Lightning on the horizon
The biggest concern around smaller blocks is arguably the fees. If blocks are small, then the competition to get your transaction on the blockchain will be fierce and the only way to discern who gets in and who has to wait is to give the right of way to those that pay more fees. Miners handle this and will almost always select transactions with larger fees. Smaller blocks also will mean longer wait times for those that don’t pay enough fees.
The rebuttal to this high fee and slower transaction times entailed by small blocks is obvious: let’s move more transactions onto another layer, onto the Lightning Network.
Far from denying the losses entailed by smaller blocks, Bitcoin developers agree that the adoption of the second-layer solution will offset them.
Quick to support Dashjr’s proposal, Bitrefill’s John Carvalho inspired others to do the same. The adoption of the Lightning Network was one of the reasons Carvalho cited as a curb to soaring blockchain fees.
The timing of the proposal may have played a role in convincing some. Internet entrepreneur dubbed “Bitcoin Oracle”, Vinny Lingham, who used to be rather neutral in the block size debate, switched sides to Dashjr small-blocks side.
Aside from those, like Roger Ver, who wholeheartedly rejects small blocks, crypto experts agree that Luke Dashjr is technically correct. But, they don’t think switching to smaller blocks is as cut and dry.
The dip in the number of full nodes, for one, might be addressed without resorting to smaller blocks. The fraud proofs patch, for instance, means to bridge the gap between lightweight and full nodes. If a full node
detects an anomaly in a block to be validated, it would emit a ‘fraud proof’ as a warning for the rest of the network to orphan the block.
It is worth noting that, while addressing the overall security risk, fraud proofs do not shore up lightweight nodes’ security to that of full nodes.
Blocked by consensus
Ignoring all the technicalities, the issue with adjusting Bitcoin’s block size is actually human. Being a public chain, being a public good, and being open to all means Bitcoin requires a lot of heavy duty consensus. A majority of its participants have to agree to the changes.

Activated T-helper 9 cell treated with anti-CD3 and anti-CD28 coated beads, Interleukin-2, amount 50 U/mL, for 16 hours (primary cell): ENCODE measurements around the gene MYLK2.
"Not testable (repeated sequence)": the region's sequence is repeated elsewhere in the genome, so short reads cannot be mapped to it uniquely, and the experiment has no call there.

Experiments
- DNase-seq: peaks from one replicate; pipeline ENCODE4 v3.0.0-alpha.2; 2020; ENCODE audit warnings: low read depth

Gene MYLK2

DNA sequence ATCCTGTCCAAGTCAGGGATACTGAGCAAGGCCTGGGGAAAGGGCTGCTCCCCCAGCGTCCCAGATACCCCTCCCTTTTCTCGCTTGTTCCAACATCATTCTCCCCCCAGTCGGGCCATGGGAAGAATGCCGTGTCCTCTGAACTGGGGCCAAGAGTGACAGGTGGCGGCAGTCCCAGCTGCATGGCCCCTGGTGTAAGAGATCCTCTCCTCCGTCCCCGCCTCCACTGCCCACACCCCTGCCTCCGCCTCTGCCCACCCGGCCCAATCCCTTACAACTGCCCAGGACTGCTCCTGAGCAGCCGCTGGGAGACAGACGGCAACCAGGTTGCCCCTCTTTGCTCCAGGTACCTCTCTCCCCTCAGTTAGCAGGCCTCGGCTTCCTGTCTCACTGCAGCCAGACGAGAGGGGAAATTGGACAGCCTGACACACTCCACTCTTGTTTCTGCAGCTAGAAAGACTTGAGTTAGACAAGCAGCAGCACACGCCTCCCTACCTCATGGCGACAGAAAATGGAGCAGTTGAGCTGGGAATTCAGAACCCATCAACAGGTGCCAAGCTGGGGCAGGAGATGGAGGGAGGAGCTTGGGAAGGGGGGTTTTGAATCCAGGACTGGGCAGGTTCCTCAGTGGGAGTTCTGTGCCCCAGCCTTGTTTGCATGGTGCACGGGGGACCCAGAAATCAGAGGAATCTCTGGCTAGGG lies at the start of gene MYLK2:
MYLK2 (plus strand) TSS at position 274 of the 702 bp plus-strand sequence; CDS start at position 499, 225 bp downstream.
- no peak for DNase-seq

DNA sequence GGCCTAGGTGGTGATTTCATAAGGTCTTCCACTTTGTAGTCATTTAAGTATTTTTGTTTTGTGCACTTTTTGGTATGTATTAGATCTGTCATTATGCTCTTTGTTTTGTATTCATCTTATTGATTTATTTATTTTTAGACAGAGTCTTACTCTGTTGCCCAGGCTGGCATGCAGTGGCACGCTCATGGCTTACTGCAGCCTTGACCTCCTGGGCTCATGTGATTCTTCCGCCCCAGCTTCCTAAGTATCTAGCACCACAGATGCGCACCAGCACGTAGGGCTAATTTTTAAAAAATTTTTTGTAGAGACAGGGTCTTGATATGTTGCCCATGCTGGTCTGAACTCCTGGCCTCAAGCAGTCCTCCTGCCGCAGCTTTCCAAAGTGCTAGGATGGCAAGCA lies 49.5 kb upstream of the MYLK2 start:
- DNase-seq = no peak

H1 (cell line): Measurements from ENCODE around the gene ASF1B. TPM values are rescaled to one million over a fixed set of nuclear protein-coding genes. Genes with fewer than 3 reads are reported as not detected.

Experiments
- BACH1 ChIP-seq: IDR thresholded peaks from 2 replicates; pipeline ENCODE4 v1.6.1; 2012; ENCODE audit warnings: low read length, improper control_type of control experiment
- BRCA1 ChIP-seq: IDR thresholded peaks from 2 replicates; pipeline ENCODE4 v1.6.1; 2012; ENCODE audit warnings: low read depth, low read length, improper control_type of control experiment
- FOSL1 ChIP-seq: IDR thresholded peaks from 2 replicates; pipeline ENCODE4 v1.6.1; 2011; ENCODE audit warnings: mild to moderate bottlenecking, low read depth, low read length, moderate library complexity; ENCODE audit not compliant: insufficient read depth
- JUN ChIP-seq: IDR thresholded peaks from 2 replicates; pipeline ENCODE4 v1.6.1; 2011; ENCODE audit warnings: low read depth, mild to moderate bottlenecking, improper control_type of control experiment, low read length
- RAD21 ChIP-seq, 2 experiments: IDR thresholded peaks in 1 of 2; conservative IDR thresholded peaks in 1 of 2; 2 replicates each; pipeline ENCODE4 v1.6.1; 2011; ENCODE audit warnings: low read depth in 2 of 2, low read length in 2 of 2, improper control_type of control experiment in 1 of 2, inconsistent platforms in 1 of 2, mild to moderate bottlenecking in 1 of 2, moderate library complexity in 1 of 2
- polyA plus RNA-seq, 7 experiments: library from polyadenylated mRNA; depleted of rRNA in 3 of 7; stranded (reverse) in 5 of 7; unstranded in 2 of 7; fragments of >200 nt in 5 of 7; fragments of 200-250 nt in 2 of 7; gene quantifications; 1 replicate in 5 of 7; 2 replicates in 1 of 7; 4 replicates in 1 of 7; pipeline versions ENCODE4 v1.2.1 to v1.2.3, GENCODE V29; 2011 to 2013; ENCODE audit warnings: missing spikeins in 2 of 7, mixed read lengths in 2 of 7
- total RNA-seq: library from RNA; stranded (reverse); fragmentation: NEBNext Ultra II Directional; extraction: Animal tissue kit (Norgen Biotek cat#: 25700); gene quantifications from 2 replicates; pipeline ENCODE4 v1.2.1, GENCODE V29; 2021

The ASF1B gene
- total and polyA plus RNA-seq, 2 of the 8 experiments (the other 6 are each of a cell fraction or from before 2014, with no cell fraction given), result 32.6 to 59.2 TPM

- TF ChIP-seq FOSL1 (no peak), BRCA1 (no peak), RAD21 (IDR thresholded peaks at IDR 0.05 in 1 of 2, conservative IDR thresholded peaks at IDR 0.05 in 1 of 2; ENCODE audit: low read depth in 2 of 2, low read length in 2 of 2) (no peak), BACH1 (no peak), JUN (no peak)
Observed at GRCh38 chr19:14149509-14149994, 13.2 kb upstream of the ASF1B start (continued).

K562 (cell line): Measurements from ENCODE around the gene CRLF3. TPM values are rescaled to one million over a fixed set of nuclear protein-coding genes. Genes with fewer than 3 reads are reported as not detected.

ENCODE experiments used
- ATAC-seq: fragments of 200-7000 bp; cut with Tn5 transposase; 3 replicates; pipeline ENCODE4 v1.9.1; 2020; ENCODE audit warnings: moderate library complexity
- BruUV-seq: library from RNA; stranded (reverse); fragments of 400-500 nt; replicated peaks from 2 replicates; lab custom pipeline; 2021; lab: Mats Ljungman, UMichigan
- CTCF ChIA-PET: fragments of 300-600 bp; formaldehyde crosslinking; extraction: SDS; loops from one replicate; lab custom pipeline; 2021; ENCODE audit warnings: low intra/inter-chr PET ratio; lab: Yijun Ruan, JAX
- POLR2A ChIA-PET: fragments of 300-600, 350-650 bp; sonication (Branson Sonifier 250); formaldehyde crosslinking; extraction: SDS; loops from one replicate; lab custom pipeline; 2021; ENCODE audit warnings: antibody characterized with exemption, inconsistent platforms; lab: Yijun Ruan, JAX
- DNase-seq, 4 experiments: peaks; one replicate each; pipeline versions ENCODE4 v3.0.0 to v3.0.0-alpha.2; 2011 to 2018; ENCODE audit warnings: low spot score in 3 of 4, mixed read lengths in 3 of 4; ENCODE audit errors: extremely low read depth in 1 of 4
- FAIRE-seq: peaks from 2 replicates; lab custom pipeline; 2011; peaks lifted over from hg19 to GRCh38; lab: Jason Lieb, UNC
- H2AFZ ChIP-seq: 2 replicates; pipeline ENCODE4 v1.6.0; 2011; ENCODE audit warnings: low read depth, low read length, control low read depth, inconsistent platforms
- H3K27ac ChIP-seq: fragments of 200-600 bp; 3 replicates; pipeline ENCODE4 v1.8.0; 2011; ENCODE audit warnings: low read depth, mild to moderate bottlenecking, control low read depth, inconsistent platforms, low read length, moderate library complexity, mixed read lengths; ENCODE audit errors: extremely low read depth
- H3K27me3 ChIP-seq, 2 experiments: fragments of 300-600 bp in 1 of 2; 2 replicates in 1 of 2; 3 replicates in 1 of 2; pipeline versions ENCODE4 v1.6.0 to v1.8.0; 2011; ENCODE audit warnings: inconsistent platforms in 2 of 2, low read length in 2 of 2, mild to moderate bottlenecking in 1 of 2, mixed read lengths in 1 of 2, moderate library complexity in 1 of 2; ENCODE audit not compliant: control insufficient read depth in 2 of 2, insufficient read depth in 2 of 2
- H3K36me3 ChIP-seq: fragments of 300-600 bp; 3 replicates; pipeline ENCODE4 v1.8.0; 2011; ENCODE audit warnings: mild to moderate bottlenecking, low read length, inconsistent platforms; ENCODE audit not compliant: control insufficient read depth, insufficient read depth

Unfortunately, many Bitcoiners are reluctant to change due to the turbulent crypto business history. Just like the question marks clouding the Y2K in the late 90s, the unknown unknowns of a structural change deter any major changes — Nobody wants another Bitcoin cash variant.
In a 300kb nutshell, limiting the size of the blocks will simplify the verification process. The more people can contribute to validating blocks, the more reliable, resilient, and decentralized the network could become. But small blocks might make it difficult for conducting businesses (especially in the case of exchanges) to manage long and unknown confirmation times.
Regardless of block size, network resilience hinges on the authenticity of every single transaction. On-chain congestion would be a short-term trade-off for small blocks to ensure the sustainability of the network and store of value.
As the debate fizzled out in favor of keeping the blocksize at 1 MB, we can see that the biggest roadblock was simply human consensus and free of change. The tech was there, and the theory made sense, the application, however, remained elusive.
Swaying mindsets is much harder than patching code, and maybe that’s okay. In hindsight, it seems immutability is Bitcoin’s greatest feature. Because in an unpredictable ever changing world, something unchanging strangely becomes the most dependable and reliable thing in the world.